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Considerations for Thin Blanket Insulations

Wednesday, October 17, 2018 10:36 am MDT

By:

Kim Melton

As the industrial industry evolves, new insulation technology has emerged to meet the changing needs of the industry. One of the latest introductions has been thin, blanket insulation. Thin blankets typically range between 5mm and 10mm thick, and can be used in high-temperature or cryogenic applications. Two popular thin blanket insulations are Johns Manville’s InsulThin™ HT, a hydrophobic, microporous, thin blanket insulation, and silica aerogel, a hydrophobic, aerogel, thin blanket insulation. While these materials may seem similar, they each have unique properties that make them useful in varying applications.

With that in mind, what should you be considering when selecting a thin blanket insulation?

Hydrophobicity: Both of these materials are hydrophobic. As a result, they can help system designers battle corrosion by preventing water from reaching the pipe surface. However, hydrophobic treatments oxidize at higher temperatures. Thus, hydrophobicity should not be the sole method used to combat corrosion under insulation (CUI).

Corrosion: Each insulation has a unique corrosive potential that can influence CUI. Numerous studies, including both long-term corrosion tests and ASTM laboratory tests, have shown that the tested silica aerogel blankets have a much higher corrosive potential than InsulThin™ HT.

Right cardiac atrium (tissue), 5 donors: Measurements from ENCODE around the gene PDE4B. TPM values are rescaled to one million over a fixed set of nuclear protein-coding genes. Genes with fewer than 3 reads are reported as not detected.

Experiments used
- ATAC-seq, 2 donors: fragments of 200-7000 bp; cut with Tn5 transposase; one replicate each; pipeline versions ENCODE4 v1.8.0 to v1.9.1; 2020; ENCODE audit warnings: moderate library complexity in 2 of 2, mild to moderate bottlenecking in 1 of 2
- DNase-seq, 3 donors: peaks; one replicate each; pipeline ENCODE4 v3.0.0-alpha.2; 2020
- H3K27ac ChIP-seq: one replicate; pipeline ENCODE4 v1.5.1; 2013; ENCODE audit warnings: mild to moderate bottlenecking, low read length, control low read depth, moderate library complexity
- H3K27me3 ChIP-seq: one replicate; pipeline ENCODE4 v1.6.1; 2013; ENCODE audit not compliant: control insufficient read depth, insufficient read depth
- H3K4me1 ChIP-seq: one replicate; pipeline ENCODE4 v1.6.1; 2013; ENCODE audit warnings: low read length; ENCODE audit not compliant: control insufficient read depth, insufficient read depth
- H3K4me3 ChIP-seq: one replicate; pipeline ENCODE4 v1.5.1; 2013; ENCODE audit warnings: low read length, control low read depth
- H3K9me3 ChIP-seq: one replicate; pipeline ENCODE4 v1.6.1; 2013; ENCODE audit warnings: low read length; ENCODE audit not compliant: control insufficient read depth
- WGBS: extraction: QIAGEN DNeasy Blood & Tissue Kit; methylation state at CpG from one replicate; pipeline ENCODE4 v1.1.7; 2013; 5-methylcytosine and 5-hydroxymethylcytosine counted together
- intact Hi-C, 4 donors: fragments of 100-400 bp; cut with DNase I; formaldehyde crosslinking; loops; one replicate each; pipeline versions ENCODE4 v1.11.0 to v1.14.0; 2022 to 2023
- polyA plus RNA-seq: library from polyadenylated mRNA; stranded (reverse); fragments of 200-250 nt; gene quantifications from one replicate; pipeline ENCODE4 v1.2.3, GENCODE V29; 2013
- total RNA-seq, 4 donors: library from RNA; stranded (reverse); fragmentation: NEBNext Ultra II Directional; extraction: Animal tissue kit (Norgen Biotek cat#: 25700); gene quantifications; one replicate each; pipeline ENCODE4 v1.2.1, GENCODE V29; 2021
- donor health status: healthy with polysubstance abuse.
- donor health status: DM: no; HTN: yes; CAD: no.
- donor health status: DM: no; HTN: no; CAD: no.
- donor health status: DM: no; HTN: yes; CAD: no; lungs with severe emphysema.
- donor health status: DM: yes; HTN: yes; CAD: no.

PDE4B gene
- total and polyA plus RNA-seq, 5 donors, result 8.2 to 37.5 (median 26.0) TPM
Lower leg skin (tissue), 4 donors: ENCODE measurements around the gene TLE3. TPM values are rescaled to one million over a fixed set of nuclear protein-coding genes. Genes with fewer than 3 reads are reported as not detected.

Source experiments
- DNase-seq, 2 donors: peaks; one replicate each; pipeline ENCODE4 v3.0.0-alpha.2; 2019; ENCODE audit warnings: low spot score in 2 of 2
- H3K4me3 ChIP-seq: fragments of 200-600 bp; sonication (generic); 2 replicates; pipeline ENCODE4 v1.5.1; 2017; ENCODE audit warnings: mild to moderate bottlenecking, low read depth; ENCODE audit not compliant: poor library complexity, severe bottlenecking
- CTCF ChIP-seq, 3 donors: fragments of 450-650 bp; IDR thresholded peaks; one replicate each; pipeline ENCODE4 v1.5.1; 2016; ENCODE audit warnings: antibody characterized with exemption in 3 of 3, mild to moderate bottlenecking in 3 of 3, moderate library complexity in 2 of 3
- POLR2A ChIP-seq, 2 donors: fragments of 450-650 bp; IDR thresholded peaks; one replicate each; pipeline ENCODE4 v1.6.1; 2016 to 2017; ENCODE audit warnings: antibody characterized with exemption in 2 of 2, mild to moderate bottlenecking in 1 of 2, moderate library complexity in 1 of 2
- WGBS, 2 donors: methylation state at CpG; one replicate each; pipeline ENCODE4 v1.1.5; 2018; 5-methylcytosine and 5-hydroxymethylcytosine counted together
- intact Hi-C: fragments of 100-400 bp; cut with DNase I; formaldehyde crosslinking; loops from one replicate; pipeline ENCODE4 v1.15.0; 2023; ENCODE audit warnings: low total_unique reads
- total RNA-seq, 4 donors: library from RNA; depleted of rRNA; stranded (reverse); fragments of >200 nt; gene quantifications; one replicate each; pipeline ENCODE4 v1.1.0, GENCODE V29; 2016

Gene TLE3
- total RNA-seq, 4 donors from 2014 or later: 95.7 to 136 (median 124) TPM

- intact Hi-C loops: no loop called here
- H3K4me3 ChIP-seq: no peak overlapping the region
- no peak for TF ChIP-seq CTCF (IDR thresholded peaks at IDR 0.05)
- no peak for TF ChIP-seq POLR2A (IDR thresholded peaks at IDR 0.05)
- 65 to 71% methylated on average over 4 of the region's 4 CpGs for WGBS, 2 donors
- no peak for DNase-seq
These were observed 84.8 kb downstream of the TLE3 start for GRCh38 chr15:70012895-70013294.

Operating Temperatures: Accounting for the system operating temperatures is key to selecting the right material for the application. While InsulThin™ HT offers better thermal performance in high-temperature applications than silica aerogel blankets, it should not be used in cryogenic applications. In contrast, silica aerogel blankets, with certain design modifications like a facing, can be used for both cryogenic and high-temperature applications, but the insulation does not perform as well at higher temperatures and undergoes thermal shift.

Thermal Shift: Thermal shift is the permanent degradation in thermal performance due to exposure to high temperatures. It only impacts silica aerogel blanket insulations, and the degradation is not indefinite. The thermal performance will decrease to a certain point, at which it will begin to maintain a consistent thermal conductivity.

Safety: Safe-to-touch standards suggest insulation systems maintain a surface temperature of 140°F. In any system designed for safe-to-touch temperatures, system designers need to consider thermal shift as a potential influencer in the system and account for the decrease in thermal performance in the design phase by adding additional layers of insulation if necessary. 

Ease of Fabrication: Many installers prefer working with blanket materials as they take up less storage on the jobsite. That said silica aerogel products produce a substantial amount of dust that has led some owners and contractors to require installers to wear full body suits to protect against the dust during installation. InsulThin™ HT produces less dust, and subsequently does not require such extensive PPE coverage during installation.

These variables and more come into play when we look at what makes a successful insulation system design. To learn more about thin blanket insulation, please keep an eye out for information on our upcoming webinar on Thin Blanket Insulation Considerations.

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